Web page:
Cover Image: Sasha Masha

Sasha Masha

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Member Reviews

I wish this was a little longer. But within its length, Sasha Masha brought us a story that many transgender people can relate to. As a LGBTQ+ member I understand all too well how it feels to finally know yourself but be afraid to share it with the world.

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Gah! This book is magical, heart wrenching and just the thing I needed. Sasha Masha is a beautiful story of exploring gender identity and queer sexuality. The authors narration is stunning and absolutely brilliant.

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So the book takes us on a journey of self discovery, how finding yourself can sometimes creates a mess inside of you as well as around you. How Alex learns about himself through experiments and how he denies it, because that's how we're raised. We're taught if we're any different from others, we're wrong and we need to correct it, but hello? It's not something you can correct. Alex stood strong and accepted his own self, he accepted Sasha Masha. The inner turmoil he faces is shown perfectly, it was like I could feel his situation. The writing style of author blew me away, I cannot wait for more books!!!! Also side note I loved Mabel, maybe I'd date her if she was not fictional (sed) or maybe Andre, oops I should say (clears throat) Andrew Charles Nickelson Norteño. The friendship that Sasha Masha got is the one I absolutely adore. An amazing book, I really loved it.

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I honestly enjoyed this book better than I thought I would. I really don't read YA fiction since sometimes it's hard for me to relate but I think everyone can relate to this story. It's a true, raw story about discovering yourself, your true self. I really liked the beginning of this story more. Not because the second half was more of Alex transitioning into Sasha Masha but just because it felt a little rushed. This was a shorter book and it was important to feel Alex's confusion on why Sasha Masha really spoke to him but then we get towards the end and it was like there. I just wanted more from this and feel Alex really turn into Sasha. Again, this was such an amazing story and no matter what age or how you identify, it touches you. I know this book will really help people who are trying to discover themselves but no matter what, anyone can see themselves in this book.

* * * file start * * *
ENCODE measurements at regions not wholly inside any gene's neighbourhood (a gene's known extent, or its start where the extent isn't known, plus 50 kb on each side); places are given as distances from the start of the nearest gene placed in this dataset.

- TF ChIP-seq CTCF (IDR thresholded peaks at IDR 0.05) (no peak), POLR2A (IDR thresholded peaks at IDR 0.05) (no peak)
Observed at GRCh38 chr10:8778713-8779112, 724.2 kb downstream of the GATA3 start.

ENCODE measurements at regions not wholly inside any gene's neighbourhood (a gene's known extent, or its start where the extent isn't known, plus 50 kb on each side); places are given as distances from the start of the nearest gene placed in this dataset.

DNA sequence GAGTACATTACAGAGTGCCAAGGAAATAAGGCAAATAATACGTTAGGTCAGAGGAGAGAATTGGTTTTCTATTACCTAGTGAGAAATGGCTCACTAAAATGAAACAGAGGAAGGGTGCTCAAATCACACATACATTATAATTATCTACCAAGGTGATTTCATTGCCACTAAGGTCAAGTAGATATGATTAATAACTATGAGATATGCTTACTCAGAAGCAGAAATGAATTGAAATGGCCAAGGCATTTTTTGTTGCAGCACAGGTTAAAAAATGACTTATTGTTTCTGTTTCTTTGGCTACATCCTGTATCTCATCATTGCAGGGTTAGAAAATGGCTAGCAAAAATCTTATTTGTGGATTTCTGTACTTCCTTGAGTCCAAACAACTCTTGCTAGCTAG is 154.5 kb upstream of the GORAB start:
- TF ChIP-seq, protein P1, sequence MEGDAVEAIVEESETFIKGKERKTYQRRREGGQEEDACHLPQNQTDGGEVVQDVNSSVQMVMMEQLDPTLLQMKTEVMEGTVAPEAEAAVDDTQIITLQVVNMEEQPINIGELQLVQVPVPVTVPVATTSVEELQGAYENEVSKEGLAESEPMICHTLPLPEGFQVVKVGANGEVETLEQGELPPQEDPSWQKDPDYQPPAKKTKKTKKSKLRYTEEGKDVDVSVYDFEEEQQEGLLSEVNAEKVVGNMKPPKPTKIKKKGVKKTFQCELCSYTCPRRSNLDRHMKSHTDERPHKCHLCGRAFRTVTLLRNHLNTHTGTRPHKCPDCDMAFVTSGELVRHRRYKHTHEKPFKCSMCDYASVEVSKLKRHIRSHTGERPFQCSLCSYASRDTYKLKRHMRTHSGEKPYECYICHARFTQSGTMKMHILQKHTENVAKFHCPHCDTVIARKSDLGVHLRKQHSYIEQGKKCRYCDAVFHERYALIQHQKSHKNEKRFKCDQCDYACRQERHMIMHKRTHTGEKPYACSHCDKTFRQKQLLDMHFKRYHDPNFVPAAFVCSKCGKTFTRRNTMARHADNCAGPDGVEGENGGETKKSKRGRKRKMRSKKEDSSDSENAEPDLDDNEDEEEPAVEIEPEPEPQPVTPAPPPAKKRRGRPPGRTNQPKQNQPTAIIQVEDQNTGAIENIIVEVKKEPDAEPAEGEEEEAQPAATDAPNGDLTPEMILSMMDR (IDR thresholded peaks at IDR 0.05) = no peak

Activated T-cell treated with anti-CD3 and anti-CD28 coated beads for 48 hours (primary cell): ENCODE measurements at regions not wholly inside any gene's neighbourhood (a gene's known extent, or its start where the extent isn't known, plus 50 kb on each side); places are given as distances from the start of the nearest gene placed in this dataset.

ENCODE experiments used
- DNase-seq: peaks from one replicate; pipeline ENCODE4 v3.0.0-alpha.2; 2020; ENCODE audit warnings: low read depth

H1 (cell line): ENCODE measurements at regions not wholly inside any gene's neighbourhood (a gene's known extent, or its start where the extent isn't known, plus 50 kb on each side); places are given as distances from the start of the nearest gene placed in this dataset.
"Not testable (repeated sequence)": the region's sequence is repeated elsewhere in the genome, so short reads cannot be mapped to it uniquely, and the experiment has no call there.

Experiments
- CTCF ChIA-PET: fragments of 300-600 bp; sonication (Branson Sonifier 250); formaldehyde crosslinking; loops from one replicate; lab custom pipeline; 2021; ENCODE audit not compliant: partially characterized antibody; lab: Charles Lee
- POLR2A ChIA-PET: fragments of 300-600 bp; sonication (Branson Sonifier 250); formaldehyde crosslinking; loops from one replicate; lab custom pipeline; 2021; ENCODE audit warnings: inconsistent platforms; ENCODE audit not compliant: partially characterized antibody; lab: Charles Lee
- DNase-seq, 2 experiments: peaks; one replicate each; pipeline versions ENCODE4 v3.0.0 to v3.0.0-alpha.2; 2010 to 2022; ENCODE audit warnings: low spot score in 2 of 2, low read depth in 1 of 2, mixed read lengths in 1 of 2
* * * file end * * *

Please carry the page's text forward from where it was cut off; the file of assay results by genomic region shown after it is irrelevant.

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I adore this book. Another queer fiction. Another trans narrative. Another journey. Another gem of a book. Another admirable, compelling yet absolutely unique writing style. Just not another book. It isn't just about coming out as a queer but the journey before it, the self-recognition of being a queer, the difficulties of being and feeling not-Real, the trials and errors of fitting into the boxes of heteronormative society and the eventual coming out and living as Real.
It flows so smoothly and elegantly. A beautiful and very compelling writing style had me engrossed and it felt as if I was standing right there beside the main character, taking it all in slowly and steadily. There are many queer fiction books out there, almost all talking about the transformation or the dealing with the knowledge of it later, but this is the first book I have come across that considers bringing to light the real struggle faced by the main character regarding his identity, his name and his desires. It is about how the idea took birth, grew and manifests itself. A beautiful beautiful book!
Thank you netgalley for the arc!

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This is a different transgender narrative than many of the YA books out there. This is not someone who has always known and is struggling to tell the important people in their life. This is someone who knows something is wrong, knows he doesn't feel quite right in his body, but has absolutely no idea it has anything to do with gender until his feelings grow to be too much to bury and they burst through. It's a quick read, but you spend all of it rooting for Sasha Masha to allow themself to ask those questions they keep dodging.